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This article is a new category here on “MichelNilles.Com!” At the start. She calls herself “food”.

In this section you will now find at irregular intervals the basics that you need for your vegan life.

So be curious what else will follow.

To start with, this article contains everything you need to know about tofu, seitan and tempeh for you.

Everything soy or what?

Tofu should be nothing new to you as a vegan. As a plant eater you can hardly ignore it.

And even omnivores have usually heard of it.

But Seitan and Tempeh? They are already less familiar.

And what exactly is that? What is it made of? And how does it taste?

You do not know? No problem. I felt the same way.

All I knew was that maybe it had something to do with soy. Or not?

Hmm. We’ll see …

You see, what exactly is in it, how the stuff is made and how to use it, I had, frankly, no idea.

Are you similarly haphazard? Do not worry! I’ll dig it up for you bit by bit.

Well, let’s take a closer look.

Let’s start with the tofu.

Tofu – the versatile soybean curd

Originally tofu, a bean curd made from soybeans, comes from Chinese cuisine and spread throughout Japan throughout the 8th century across Japan and Korea.

In Japan, it also got the name “tofu“.

For the production of tofu, soybeans are soaked and ground with water until a fine puree results out of it, which is then filtered.

From this arises first soy milk, as well as a pure liquid.

By adding coagulants, usually Nigari (sea salt extract), the protein – since soy is about 35% protein – is separated from the liquid by boiling.

The protein thus obtained is finally pressed into blocks, cut and packaged, depending on the desired strength of the final product.

In this form you will find the tofu on the supermarket shelf.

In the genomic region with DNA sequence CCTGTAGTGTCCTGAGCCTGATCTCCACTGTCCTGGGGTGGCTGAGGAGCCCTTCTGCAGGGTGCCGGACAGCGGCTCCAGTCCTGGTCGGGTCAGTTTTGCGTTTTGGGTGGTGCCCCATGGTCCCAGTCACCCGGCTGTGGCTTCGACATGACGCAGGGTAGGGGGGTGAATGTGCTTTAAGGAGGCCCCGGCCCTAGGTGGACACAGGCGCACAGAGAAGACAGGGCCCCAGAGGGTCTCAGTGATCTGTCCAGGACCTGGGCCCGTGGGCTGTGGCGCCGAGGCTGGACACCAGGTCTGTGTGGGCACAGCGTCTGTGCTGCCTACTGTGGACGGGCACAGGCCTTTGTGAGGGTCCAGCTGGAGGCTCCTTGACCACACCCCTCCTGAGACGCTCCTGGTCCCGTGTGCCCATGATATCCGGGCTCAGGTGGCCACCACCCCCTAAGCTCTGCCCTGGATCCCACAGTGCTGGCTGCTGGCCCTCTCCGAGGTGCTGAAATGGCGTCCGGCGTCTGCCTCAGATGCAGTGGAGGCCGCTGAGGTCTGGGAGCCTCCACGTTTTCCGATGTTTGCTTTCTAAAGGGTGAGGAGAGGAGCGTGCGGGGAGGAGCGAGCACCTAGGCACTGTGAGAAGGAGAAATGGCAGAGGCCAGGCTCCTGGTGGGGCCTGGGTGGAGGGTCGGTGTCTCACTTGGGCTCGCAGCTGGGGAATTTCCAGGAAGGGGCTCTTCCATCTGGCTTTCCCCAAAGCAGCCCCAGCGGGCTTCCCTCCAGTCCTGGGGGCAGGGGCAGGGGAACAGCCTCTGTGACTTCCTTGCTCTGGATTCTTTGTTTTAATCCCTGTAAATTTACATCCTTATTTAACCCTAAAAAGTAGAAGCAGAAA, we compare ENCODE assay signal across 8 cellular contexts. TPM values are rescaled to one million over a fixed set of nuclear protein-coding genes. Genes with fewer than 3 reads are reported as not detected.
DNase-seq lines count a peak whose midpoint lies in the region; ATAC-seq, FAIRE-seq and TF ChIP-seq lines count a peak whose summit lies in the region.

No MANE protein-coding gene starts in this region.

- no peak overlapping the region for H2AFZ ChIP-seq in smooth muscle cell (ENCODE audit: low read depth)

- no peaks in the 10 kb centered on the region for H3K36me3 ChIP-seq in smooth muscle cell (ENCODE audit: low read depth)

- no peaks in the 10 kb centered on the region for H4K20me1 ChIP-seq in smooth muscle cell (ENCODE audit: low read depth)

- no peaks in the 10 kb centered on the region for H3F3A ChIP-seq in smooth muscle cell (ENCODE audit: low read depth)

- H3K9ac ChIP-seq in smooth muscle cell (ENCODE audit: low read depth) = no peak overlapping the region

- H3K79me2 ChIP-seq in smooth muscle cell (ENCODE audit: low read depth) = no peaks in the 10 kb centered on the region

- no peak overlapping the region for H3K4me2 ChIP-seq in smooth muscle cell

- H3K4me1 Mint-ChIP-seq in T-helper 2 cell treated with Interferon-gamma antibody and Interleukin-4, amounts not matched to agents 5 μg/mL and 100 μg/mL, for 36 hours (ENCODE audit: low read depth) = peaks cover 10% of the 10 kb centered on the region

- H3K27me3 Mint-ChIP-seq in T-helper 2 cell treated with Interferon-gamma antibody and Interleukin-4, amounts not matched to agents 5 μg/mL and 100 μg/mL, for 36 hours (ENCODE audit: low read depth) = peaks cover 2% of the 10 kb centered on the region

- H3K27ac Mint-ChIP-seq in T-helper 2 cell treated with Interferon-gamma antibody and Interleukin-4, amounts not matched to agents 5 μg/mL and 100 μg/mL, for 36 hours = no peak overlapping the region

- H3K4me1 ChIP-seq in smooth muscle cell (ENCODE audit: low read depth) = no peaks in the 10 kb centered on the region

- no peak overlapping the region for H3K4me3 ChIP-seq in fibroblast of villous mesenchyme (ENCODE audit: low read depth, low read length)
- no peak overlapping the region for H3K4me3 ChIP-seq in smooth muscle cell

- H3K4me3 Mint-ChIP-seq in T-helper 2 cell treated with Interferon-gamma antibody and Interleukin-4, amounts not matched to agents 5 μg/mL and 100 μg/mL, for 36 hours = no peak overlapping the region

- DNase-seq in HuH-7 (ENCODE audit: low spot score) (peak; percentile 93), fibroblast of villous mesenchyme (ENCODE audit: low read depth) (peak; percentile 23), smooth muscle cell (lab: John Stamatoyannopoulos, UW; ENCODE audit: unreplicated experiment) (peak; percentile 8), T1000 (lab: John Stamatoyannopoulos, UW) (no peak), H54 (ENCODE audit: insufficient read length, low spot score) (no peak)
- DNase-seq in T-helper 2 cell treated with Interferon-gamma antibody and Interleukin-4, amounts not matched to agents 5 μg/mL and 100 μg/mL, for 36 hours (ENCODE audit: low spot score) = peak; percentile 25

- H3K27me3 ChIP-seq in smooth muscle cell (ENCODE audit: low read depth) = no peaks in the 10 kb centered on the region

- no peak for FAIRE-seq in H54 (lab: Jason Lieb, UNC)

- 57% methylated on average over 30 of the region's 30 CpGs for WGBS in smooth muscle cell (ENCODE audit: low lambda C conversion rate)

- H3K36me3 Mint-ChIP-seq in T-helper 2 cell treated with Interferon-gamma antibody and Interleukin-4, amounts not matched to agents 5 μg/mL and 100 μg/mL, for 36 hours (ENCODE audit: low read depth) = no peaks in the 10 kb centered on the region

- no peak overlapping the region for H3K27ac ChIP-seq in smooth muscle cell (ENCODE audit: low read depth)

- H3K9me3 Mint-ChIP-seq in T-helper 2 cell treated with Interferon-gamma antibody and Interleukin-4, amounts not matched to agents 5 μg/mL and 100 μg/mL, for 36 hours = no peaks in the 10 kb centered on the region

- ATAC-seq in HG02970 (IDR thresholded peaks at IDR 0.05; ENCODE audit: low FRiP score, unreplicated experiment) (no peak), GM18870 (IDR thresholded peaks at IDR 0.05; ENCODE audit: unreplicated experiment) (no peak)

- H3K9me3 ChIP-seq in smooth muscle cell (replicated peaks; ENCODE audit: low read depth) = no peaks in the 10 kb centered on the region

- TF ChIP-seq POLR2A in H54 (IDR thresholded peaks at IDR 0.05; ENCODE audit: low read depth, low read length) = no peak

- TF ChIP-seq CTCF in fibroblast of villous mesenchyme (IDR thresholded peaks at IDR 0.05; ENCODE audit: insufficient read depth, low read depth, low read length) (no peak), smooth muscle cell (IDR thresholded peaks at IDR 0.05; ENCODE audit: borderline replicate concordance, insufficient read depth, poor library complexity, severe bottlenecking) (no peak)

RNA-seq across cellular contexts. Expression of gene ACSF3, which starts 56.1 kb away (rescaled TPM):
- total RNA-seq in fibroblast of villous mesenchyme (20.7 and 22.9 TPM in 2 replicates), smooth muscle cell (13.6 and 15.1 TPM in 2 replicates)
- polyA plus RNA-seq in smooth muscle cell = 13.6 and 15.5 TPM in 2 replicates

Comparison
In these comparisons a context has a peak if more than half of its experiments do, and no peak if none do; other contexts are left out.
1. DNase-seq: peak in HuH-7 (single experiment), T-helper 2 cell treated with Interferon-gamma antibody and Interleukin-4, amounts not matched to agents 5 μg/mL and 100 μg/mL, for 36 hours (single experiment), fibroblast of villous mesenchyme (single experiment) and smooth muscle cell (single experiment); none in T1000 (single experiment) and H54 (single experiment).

As a rule, we have four tofu varieties.

The softest variant is the so-called silk tofu, which coagulates almost un-pressed in the packaging.

As the name suggests, it is very open-pored and almost creamy.

You can use it to make sweets and desserts, among other things.

Natural tofu is usually pickled in brine, relatively neutral in taste and also quite firm.

The smoked tofu comes a little more solid and with a distinct smoked aroma.

For me the smoked tofu was a great meat substitute, especially at the beginning of my vegan diet. Even today, I always have a pack of it in the fridge.

There are also marinated and spiced tofu varieties in different flavors.

In addition, you have certainly seen one or the other meat substitute product, which consists of tofu, such as grilled sausage or cold cuts.

Let’s move on to the next candidate on our list, the Seitan.

Seitan – the meat imitation of wheat protein

Just like tofu, seitan also has its origins in China.

However, it is not from soy, but won from wheat protein, which you also know by the name of gluten.

Now, of course, the alarm bells are ringing for you!

Gluten? Is not this highly dangerous glutinous white that kills us all?

Can you even take this without hesitation?

Well, there was some scare tactics and everybody suddenly thought of celiac disease, which is the medical term for gluten intolerance.

However, the fact is that, according to the latest estimates, only about 4% of population actually exhibit this incompatibility.